Samira Wiley first captured our hearts playing fan favorite character Poussey (that’s accent à droite, bitch) on Orange Is The New Black. When she left the show, we were brokenhearted — until we learned that her next role was playing Moira, a badass revolutionary who fights against the oppressive, patriarchal society of Gilead on Hulu’s the Handmaid’s Tale.
We’re excited to announce that Samira is our April/May 2018 cover gal — read a sneak peek of our ten-page cover story below, and catch the issue on newsstands beginning Tuesday, March 26. (Subscribers are receiving their copies in the mail this week, and you can subscribe here.)
On filming Season One of the Handmaid’s Tale during the 2016 presidential campaign:
The first half of Season One was filmed during the [presidential] campaign and it was like, "By the time this comes out, we’ll just be like, God that could have happened. Isn’t it amazing we dodged that?" And obviously that is not what happened. When Donald Trump—when 45 happened—it was surreal. At the SAG Awards, [host] Kristen Bell came out and said, "We have the cast from the documentary The Handmaid’s Tale here," and that’s kind of how it felt.
On falling in love with her wife, Orange Is The New Black writer Lauren Morelli:
I was really attracted to Lauren’s mind first before I met Lauren the person. I got her script and I was like, "This person’s really talented, I can’t wait to meet this person." Well, OK, I’m a little biased. It was the first script that my [character’s] name was actually in, where she says her name is Poussey. It’s the ‘accent a droite’ script. But then there was this rap battle in it and I was like, “Who is this writer? They just wrote a whole rap battle.” I just assumed that they were going to be a person of color. They were not. Let’s just say—shout out—my wife can write raps. But I just remember her coming to set and me being able to watch her be a boss from afar, telling whatever people to go this way, answering this question. Just seeing her literally be the person in charge was really attractive to me.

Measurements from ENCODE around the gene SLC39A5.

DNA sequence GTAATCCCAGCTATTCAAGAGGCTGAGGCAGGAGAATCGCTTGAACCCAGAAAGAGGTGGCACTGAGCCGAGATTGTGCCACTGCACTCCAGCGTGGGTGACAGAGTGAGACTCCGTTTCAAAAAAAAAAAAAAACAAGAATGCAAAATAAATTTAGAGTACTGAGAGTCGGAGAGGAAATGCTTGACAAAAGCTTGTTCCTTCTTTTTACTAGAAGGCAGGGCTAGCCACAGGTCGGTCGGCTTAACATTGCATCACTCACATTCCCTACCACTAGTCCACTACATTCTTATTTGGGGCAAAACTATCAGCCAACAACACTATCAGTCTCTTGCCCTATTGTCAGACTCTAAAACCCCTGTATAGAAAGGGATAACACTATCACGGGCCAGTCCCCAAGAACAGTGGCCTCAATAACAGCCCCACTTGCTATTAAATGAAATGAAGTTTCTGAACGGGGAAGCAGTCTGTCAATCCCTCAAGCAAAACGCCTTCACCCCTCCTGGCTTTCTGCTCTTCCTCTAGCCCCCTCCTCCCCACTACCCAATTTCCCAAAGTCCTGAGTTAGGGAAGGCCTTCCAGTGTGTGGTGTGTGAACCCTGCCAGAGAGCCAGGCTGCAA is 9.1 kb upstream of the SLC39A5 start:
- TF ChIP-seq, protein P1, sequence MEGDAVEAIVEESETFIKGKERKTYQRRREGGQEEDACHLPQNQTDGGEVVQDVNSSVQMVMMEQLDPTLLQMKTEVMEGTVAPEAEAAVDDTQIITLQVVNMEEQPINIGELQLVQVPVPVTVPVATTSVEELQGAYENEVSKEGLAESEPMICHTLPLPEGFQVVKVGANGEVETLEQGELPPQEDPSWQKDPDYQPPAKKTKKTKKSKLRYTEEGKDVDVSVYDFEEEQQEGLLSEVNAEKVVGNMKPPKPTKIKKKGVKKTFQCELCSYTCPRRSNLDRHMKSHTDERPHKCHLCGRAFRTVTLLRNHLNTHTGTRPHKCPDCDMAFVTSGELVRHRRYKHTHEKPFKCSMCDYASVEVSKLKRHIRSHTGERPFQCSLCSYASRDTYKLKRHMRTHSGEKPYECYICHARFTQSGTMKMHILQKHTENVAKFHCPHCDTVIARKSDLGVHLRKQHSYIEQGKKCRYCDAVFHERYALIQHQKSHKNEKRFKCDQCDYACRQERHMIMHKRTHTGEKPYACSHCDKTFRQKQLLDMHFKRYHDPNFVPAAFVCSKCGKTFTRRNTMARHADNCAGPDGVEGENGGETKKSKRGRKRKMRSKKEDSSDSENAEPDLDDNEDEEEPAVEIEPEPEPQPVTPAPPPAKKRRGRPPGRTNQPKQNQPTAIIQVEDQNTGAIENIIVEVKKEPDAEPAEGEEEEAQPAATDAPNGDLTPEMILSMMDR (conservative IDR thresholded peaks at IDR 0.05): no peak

I remember those first months with her, trying to figure out her journey with her own sexuality. Feeling like she picked me as the person she was going to talk to about all of it. And it wasn’t sexual, it was just like a friend. There was something deeply intimate about that, whether there was sexual tension there or not. The deep intimacy of being two people talking about the core of who we are. Talking about our journeys. Not even necessarily flirting on set, but on the phone, thousands of miles apart, talking about Who are we? And does this make me a different person? Does this actually make me who I am now? That’s how we fell in love.
On her and Lauren’s decision to publish their wedding photos:
We were really hesitant about it at first. Then we had some conversations and we felt like, No, maybe this is our responsibility. To have the public platform that we do and to put that out there and maybe have some little girl look at it who wouldn’t have anything else to look to. Or have a couple who’s older than us—giving them inspiration that their story fits in the bigger story. There are parts of us that want to keep our private lives private and have things that are sacred, but then there are also parts of us that realize we have a responsibility to give some visibility to people in our position, and I am happy that we made the decision. It didn’t take anything away from our wedding day, it only enriched it. I feel like we were just pushing the future…not even the future, the now, forward.
On how her the Handmaid’s Tale character Moira inspires her to speak out as a black, gay actor:
Moira is such a badass. And she is someone who is never going to be in the back not speaking up. She’s always going to be in the forefront. She’s always going to be at the mic at the Women’s March. She has become a real role model for me, and I think that if I wasn’t playing this role, I don’t know if I would be as outspoken about my beliefs and where they lie when it comes to the president that we have today. Especially when it comes to the rights of people who look like me and live their lives like I do. People in the entertainment industry, for the most part, if you’re gay, that’s something that you don’t really talk about. Even if you are proud about it, you don’t flaunt it, you know? And I think that I’m finding out now that I want to be that person that someone can look to. Angela Bassett was that person for me, just by being black, honestly. I was like, She’s out there, she’s got a job, that’s what I want to do! And if I can do that for somebody, whether it’s by being an actor or by being an open, out, proud person, I hope that I can be some kind of inspiration like that.
Excerpted from cover story by Lisa Butterworth
Photographs by Jeaneen Lund
Styling by Karen Levitt / Makeup by Nick Barose for Exclusive Artists using MAC Cosmetics
Hair by Alexander Armand for Exclusive Artists Using Oribe Haricare
Cover photo clothign credits: Top, shorts and jacket: Ashton Michael; Earrings: Topshop
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